‘We screwed up’: Toronto admits major flaws in vacant home tax rollout – Toronto | Globalnews.ca

After being inundated with complaints from frustrated and stressed residents who received incorrect bills, many saying they owed the city thousands of dollars, Toronto city councillors grilled city staffers over the botched rollout of this year’s vacant home tax before voting in favour of an overhaul.

The city has already apologized for the implementation of this year’s program after tens of thousands of homes were erroneously declared vacant. Many residents said they didn’t understand that the city required them to make a declaration every year, while others said they were billed even after making the declaration.

York South-Weston Coun. Frances Nunziata said the situation never should have gotten to this point. “We screwed up,” she said. “That’s the bottom line; I think we should have put a pause on the program when we realized that there was a problem.”

Staff have admitted there were fundamental problems in the design of the program itself, which prevented countermeasures when problems began making an appearance, especially red flags with a dramatic rise in vacant homes in the second year of the program after only around 11,000 homes were deemed vacant last year.

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“It should not have been sent out to 167,000 people,” said the city’s chief financial officer, Stephen Conforti.


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He said the way the vacant home tax (VHT) was designed required a bill to be issued by the end of March if someone hadn’t made a declaration.

“That is an absolute flaw in the program design. There needs to be discretion to hold off on the issuance of those bills if we do not achieve a declaration target,” Conforti said.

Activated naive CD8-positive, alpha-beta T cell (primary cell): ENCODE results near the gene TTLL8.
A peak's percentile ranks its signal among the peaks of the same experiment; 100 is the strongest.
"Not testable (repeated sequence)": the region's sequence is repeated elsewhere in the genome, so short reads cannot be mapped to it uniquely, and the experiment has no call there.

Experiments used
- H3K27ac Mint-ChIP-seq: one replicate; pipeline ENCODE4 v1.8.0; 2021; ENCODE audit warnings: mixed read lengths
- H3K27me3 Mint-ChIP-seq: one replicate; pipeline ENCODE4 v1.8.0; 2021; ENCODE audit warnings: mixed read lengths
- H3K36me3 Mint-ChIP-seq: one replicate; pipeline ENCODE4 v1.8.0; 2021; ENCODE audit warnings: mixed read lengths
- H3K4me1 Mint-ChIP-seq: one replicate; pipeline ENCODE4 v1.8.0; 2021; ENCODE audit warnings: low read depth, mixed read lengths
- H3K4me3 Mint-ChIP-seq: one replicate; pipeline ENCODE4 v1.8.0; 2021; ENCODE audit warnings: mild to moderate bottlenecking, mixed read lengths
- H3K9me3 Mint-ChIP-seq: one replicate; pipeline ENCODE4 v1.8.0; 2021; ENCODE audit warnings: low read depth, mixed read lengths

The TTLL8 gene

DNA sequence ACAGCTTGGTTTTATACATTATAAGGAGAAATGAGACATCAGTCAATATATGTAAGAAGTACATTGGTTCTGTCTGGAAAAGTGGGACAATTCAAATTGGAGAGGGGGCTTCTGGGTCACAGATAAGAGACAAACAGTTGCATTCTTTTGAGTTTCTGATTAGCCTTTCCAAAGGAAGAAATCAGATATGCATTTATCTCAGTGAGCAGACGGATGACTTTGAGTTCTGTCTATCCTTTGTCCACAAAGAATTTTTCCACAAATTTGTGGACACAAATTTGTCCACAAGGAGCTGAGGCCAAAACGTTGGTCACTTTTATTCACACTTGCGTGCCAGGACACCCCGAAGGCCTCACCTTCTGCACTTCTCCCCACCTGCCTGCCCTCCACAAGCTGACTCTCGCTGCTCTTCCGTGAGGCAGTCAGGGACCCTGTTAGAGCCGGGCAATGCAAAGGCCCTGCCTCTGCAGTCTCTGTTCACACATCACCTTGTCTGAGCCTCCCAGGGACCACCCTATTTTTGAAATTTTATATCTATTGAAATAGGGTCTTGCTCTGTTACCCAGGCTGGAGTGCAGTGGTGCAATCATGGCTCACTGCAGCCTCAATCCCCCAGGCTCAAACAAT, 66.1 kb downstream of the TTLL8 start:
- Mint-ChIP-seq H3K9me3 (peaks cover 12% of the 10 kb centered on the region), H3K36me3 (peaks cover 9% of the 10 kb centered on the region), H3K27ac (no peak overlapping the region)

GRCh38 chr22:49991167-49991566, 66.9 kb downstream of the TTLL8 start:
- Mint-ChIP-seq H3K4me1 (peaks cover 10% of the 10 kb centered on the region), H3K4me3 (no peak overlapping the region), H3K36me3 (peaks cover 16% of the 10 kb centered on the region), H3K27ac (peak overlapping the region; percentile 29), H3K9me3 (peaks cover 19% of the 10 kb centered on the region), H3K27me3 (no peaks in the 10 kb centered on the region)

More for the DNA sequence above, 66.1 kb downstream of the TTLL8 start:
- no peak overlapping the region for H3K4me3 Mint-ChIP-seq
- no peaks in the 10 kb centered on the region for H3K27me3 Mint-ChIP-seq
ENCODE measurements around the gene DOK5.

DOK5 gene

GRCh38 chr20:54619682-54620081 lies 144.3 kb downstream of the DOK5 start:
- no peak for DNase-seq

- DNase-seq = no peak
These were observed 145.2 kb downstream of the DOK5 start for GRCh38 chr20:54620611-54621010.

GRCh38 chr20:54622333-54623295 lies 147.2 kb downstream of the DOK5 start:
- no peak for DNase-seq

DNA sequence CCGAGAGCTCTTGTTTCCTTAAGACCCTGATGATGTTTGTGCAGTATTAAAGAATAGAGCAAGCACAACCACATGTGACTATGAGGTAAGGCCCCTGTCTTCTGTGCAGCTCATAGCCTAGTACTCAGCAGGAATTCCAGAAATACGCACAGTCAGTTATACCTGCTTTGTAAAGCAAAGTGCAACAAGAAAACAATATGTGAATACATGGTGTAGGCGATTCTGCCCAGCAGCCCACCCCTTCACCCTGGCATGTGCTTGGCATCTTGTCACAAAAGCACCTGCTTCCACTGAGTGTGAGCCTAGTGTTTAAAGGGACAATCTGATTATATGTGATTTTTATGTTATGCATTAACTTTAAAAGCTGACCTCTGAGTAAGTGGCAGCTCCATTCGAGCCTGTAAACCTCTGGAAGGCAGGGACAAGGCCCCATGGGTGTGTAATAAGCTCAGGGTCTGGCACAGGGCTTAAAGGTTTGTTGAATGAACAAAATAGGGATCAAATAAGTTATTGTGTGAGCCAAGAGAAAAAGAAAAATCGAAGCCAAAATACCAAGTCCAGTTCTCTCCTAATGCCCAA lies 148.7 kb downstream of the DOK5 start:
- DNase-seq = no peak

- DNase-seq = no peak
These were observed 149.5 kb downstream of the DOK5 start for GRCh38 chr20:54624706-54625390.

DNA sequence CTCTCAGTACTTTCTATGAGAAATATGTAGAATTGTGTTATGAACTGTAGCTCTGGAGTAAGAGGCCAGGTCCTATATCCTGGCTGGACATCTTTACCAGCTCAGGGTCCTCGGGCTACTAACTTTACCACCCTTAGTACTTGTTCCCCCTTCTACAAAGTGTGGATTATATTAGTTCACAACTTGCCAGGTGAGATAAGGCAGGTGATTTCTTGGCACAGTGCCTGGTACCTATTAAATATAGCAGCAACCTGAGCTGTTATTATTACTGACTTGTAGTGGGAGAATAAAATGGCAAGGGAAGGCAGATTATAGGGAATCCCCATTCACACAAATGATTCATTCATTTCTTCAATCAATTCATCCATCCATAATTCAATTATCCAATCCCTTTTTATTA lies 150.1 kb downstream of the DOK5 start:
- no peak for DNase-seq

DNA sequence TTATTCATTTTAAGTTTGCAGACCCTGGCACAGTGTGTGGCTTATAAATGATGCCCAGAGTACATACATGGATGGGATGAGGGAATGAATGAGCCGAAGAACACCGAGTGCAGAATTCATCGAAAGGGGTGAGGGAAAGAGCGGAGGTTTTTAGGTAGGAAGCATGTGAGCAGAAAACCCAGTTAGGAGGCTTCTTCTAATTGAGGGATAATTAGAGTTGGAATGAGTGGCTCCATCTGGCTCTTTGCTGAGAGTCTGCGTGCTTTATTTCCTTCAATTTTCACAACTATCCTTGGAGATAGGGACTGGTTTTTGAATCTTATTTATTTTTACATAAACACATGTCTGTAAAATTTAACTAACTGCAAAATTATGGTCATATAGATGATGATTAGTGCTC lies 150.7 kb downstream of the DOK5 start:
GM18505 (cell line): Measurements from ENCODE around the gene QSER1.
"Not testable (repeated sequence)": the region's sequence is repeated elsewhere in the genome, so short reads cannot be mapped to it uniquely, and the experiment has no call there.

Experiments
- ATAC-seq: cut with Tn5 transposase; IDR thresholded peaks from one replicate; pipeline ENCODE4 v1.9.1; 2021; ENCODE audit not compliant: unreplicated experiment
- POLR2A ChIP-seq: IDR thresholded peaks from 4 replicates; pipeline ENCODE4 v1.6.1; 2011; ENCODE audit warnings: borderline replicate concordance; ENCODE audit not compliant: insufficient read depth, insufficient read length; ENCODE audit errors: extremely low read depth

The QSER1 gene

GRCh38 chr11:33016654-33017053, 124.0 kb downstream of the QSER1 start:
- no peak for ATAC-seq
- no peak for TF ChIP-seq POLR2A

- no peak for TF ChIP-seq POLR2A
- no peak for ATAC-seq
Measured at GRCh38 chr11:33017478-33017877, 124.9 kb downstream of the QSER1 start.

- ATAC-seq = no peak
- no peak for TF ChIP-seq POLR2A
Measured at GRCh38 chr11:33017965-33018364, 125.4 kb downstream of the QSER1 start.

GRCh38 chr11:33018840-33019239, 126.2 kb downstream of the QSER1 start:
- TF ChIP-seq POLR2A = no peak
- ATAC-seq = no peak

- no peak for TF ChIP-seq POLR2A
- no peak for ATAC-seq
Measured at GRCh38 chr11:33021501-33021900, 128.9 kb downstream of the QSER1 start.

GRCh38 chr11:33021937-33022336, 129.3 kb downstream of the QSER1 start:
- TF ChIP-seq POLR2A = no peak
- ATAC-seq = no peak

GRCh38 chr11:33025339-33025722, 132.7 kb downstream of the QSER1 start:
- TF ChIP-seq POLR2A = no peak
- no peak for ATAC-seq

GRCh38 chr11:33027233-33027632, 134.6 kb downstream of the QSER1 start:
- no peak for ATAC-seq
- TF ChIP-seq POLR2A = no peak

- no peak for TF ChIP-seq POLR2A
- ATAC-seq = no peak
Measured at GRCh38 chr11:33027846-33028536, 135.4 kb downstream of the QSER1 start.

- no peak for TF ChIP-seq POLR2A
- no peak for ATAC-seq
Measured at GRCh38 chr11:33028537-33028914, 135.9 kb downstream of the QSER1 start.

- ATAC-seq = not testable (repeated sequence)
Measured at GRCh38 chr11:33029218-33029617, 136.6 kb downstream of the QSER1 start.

Other councillors, like Paula Fletcher, questioned why there wasn’t a confirmation number given to residents when they did fill out a declaration. Fletcher said when someone pays a parking ticket, they’re given a record to prove they settled their bill and was incredulous the same feature wasn’t included with regard to someone’s largest piece of equity.

The communications surrounding the rollout of the VHT have also been called into question. Coun. James Pasternak quizzed staff over why last year’s bright yellow form highlighting the need to make a declaration was eschewed for a plain white notice, which he said could easily be missed.

Council ultimately voted in favour of a complete overhaul of the program, with staff reporting back later in the year to detail their progress.

While she disagreed with some councillors who said the VHT was a program beyond redemption, Nunziata said the city had better be sure there aren’t any issues before pressing ahead in the upcoming tax season.

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“If we feel at that time that it’s still not (ready), the program has not been set up properly, then yes, we should put a pause on it,” she said. “I don’t think we should be sending any bills out, tax bills or late fees, unless we know it’s correct.”

Meanwhile, the quest for accountability looms large. On Wednesday, Mayor Olivia Chow said the person who designed the program was no longer with the city. The city’s manager said in council that no one was fired over the VHT’s rollout, but further questions over whether any staffer was disciplined were shut down over human resources rules.

That didn’t satisfy Coun. Brad Bradford, who insisted the buck should stop with Chow.

“When you’re mayor, you run this ship and you need to take the time and invest the energy and have those meetings to make sure the civil service is implementing council direction accordingly,” he said.

Chow countered that she only took office in July 2023, which she said was after the VHT’s wheels were already in motion. If the problems repeat next year, she said it will be an entirely different matter.

“If it has no common-sense approach, if it’s communicated poorly, the design of the program is flawed, then absolutely I will take full responsibility,” Chow said.

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